- Allen James (Project Manager of Cure Violence Program for the Center for Court Innovation) on the generational fragmentation of African American and Latino communities in the inner city of New York, to show how generational alienation of Blacks and Latinos in poor neighborhoods affects the distancing of youth and elderly ties.
2016: “Aging in the prison, Aging in the arts”
What is “aging,” what is “old age,” and what is “social justice”? What are the faces of each one of them? What do we mean, what do we picture, when we utter these words? The second workshop focused more closely on 1) the encounter of aging populations with art, and 2) problems of aging in specific populations. Bringing together two interdisciplinary panels the workshop opened up the discussion to the relations between aging, human rights, the arts, and social justice. To inform health as a question of social justice, the discussion revolved about how to think about the ways in which aging is being conceptualized, especially in the arts. We looked at Art that is being created by aging people, both representational and narrative.
Panel 1: “Aging in the context of incarceration and exclusion.”
- Katerina Stefatos (Columbia University, and Lehman College, CUNY) on women political prisoners and exiles before, during, and after the Greek Civil War (1946–1949) and the Colonels’ Dictatorship (1967–1974).
- Kathy Boudin (Co-director of the Justice Initiative at Columbia University) and
Laura Whitehorn (RAPP—Release Aging Prisoners from Prison) presented problems associated with mandatory long sentences that create aging populations of prisoners.
- Gyda Swaney (University of Montana, Member of Salish Federation) on the challenges faced by the elderly members of American Indian nations, tribes, and federations, on and off the reservations.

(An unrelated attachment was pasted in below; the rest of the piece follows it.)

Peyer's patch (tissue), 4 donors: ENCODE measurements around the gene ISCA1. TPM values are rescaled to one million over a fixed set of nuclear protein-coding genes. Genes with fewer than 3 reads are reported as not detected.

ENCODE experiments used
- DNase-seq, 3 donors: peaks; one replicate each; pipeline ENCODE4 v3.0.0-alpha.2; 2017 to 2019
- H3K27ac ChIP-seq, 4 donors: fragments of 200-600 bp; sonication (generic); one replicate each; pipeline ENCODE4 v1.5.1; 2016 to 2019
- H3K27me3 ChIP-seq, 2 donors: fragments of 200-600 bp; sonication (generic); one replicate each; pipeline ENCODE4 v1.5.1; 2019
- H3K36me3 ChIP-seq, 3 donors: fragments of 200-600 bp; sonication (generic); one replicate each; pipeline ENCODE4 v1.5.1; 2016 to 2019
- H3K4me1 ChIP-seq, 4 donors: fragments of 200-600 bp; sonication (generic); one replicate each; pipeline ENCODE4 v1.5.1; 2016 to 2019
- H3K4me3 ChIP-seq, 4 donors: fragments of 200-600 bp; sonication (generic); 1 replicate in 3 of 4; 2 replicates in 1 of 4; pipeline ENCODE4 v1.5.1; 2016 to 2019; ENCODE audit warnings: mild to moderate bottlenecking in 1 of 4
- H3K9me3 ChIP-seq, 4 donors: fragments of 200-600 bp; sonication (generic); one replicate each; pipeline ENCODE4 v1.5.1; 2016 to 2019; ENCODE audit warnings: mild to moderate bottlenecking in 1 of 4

- Carl Hart (Columbia University, Psychology Department) on questions faced by people-of-color who engage in drug use and explained how elderly drug users can be utilized as mentors to younger generations about the responsible use of drugs.
Steven Verney (University of New Mexico, Psychology Department, Member of the Tsimshian First Nation) had initially been scheduled to speak on his research on rates of suicide among the elderly American Indians but a last-minute conflict prevented him from joining us. Steven will join us in the publication of the volume that we are preparing.
A Hellenistic bust at the Berlin Museum that shows a drunken old woman is the first representation of “old age” qua old age in art, where “old age” becomes a category of its own. How is old age represented intentionally and deliberately, what does self-representation of old age look like, and what cargo of meanings and significations does it carry with it?
- Michael Friedman (Columbia, School of Social Work) talked both as an aging artist and as a social worker on art-making as a strategy for negotiating the psycho-social effects of aging.
- Ann Burack-Weiss (Columbia, Program in Narrative Medicine) on aging artists’ modified art.
- Saloni Mathur (UCLA) on the afterlife of objects as they change use where medication and medicine-connected objects become every-day objects in the life of the elderly and art material in the work of Vivan Sundaram.
- Ioannis Mylonopoulos (Columbia, Art History) spoke on representations of and positions held towards old age in ancient Greece.
The project will go on living and expanding under the auspices of ICLS and the Heyman Center for the Humanities, as part of the Medicine, Literature, and Society project. The aging component will be in close and active interaction with the three new modules of MLS: Health as a Problem of Social Justice, BioArt, and Tropologies of Aging. The modules have been put together in collaboration with the departments of Anthropology at the New School for Social Research, Princeton University, and Cornell University. There is also a proposal for an edited volume in works which will be submitted to Columbia University Press.
Neni Panourgia is Associate Professor of Anthropology, currently teaching at the Prison Program at the Psychology Department at Columbia University. She is also the Director of the Aging and Its Tropes project at ICLS at Columbia. She is the author of Fragments of Death, Fables of Identity: An Athenian Anthropography and Dangerous Citizens: The Greek Left and the Terror of the State, among others. She publishes on critical medical studies, ethnographic theory, art and politics, spaces of exception.